The Toys That Made Us: Telling the LEGO story – Part 1

The Toys That Made Us is back on Friday with four new episodes, including one focussed on nothing but the beloved LEGO brick

Last year, Netflix launched The Toys That Made Us. As the retro, animated opening sequence helpfully explains, “it’s an eight part documentary series about the toys that made us”. With a lot of affection and nostalgia, the show charts the highs and lows of classic toys that are still beloved by adults, such as Star Wars, Barbie and Transformers. When the four new episodes arrive on Friday, the most important toy of them all will be covered – LEGO.

Creator and Executive Producer Brian Volk-Weiss took some time out of the editing suite to share his experience constructing a LEGO episode of the series with Brick Fanatics.

Which toys did you grow up playing with?

First place, above all else, Star Wars. Then it was basically a tie between GI Joe and Transformers and of course all around everything was LEGO. And LEGO is really the only toy that I never stopped playing with or using. So even before college I had stopped playing with toys, but I was still building LEGO. So I never stopped buying LEGO sets and building LEGO sets. I was still buying Star Wars toys but I didn’t play with them, I was just putting them on display.

What made you put together an episode about LEGO?

Netflix was phenomenal, they greenlit eight episodes and then they let me choose the subjects I wanted. There was basically four grey area criteria that we used to decide what toys we were going to do. I purposely say grey area because I just want to stress we didn’t use mathematical calculations.

I had this vision of the Mount Rushmore of toys. What I mean by that is, a toy had to qualify – would it be on Mount Rushmore or not? So LEGO definitely is, it’s the biggest toy. The next one was, is there a rabid fanbase? I wanted every toy we did to have a rabid fanbase – are there conventions for it? Do people dress up as the characters? Obviously people don’t dress up like LEGO, but there are tons of conventions dedicated to LEGOs. Then the third thing was, has the toy been in production essentially since it started? LEGO hits that like a bullseye. Then the fourth thing, and in many ways this was the most important, was did it have a good story? We wanted every toy line that we covered to have a good story – and LEGO has a phenomenally interesting story.

By the way, everyone picks on poor Hello Kitty, but of all the toys we covered He-Man was really the one that is not, that fell furthest from the four criteria. Some people might get upset that I said that, but it’s true.

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How much did you know about the LEGO Group’s history going into the show?

I knew a lot about LEGO because I played with it. I knew a fair amount about the early history of the factory catching on fire twice and the decision to go to plastic, I knew a lot of that stuff. What I didn’t know anything about was how close they went to bankruptcy around 2003, I also knew almost nothing about essentially newer LEGO stories that happened after I had gone to college like NINJAGO.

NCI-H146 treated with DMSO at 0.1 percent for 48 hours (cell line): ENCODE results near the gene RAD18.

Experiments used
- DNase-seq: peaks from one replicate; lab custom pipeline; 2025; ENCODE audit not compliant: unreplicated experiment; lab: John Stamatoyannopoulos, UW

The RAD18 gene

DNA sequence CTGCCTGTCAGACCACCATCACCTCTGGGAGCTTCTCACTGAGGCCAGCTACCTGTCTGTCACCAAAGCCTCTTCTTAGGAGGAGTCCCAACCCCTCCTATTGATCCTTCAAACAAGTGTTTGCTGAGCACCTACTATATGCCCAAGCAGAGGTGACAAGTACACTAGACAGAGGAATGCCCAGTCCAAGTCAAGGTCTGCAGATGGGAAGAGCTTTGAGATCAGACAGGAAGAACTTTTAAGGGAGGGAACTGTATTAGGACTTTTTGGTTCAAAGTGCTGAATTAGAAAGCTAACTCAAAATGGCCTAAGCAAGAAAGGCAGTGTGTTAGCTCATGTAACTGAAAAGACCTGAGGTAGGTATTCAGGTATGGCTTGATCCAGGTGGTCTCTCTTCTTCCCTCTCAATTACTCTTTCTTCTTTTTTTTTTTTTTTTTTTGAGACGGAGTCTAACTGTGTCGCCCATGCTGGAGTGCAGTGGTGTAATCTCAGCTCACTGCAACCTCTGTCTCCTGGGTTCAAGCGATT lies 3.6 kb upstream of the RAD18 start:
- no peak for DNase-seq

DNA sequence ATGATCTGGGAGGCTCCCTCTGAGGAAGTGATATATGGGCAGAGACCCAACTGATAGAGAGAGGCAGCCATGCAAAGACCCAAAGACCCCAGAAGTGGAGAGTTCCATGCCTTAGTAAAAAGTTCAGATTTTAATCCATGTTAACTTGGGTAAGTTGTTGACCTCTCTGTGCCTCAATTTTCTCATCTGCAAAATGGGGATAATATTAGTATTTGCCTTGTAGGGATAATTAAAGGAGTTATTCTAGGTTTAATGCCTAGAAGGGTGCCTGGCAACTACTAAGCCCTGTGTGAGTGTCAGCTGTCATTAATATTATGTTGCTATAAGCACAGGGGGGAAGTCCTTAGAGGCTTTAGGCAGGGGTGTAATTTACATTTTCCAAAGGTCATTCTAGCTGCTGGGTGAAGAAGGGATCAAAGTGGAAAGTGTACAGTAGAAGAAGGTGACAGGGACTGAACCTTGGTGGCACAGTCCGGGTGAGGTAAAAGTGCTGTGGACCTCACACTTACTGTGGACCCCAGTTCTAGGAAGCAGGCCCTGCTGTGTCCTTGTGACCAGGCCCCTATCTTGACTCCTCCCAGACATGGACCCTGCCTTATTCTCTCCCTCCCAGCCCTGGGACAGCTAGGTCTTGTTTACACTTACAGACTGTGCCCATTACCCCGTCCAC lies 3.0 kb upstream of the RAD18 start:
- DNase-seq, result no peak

That’s an interesting point, that when it comes to toy lines, people know the parts they grew up with and are less aware of what came before and after that.

It’s absolutely true. There are people that are obsessed with Transformers that don’t know anything about the 1980s cartoon and really only got involved with Transformers because of the Michael Bay movies. Then you’ve got people for who even mentioning Michael Bay makes their heads explode, and will say that Michael Bay ruined their childhood or something overly dramatic like that.

Then with Star Wars, a lot of people I would say, starting around the age 20 to 25, they think the original trilogy is boring, slow and love the prequels. And then you say that to someone in their forties and for the most part they will think those people are smoking crack.

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How did you start researching the LEGO story?

We hired our pre-production crew we then reached out to all the toy companies. Everybody was very polite, especially LEGO, they are like the most polite people in the world. As soon as they got the letter, they asked, “what can we do to help?” We sent LEGO a list of things we wanted to do, people we wanted to see and talk to, and they probably granted 98.5% of it.

So we flew to Billund, we interviewed people in Billund. We went to their corporate headquarters here in the United States, we went to LEGOLAND in San Diego, we went to Brickworld Chicago. Everybody we worked with on the show was phenomenal – Hasbro, Mattel, LEGO, there’s nobody who caused even the slightest problem. There was a bunch of people we couldn’t get hold of, or there was a bunch of things we needed to know but didn’t know who to ask and LEGO was just wonderful.

Check back tomorrow for the rest of our exclusive interview with Brian, in which he shares stories about the team’s trip to Billund and more.

The LEGO episode – and three more new episodes – of The Toys That Made Us launch will be available on Netflix from Friday, May 25.

Graham

Graham is the Editor of BrickFanatics.com, with plenty of experience working on LEGO related projects. He has contributed to various websites and publications on topics including niche hobbies, the toy industry and education. If you would like to get involved with Brick Fanatics, as a builder, writer or photographer – then please contact Graham at [email protected]

Graham

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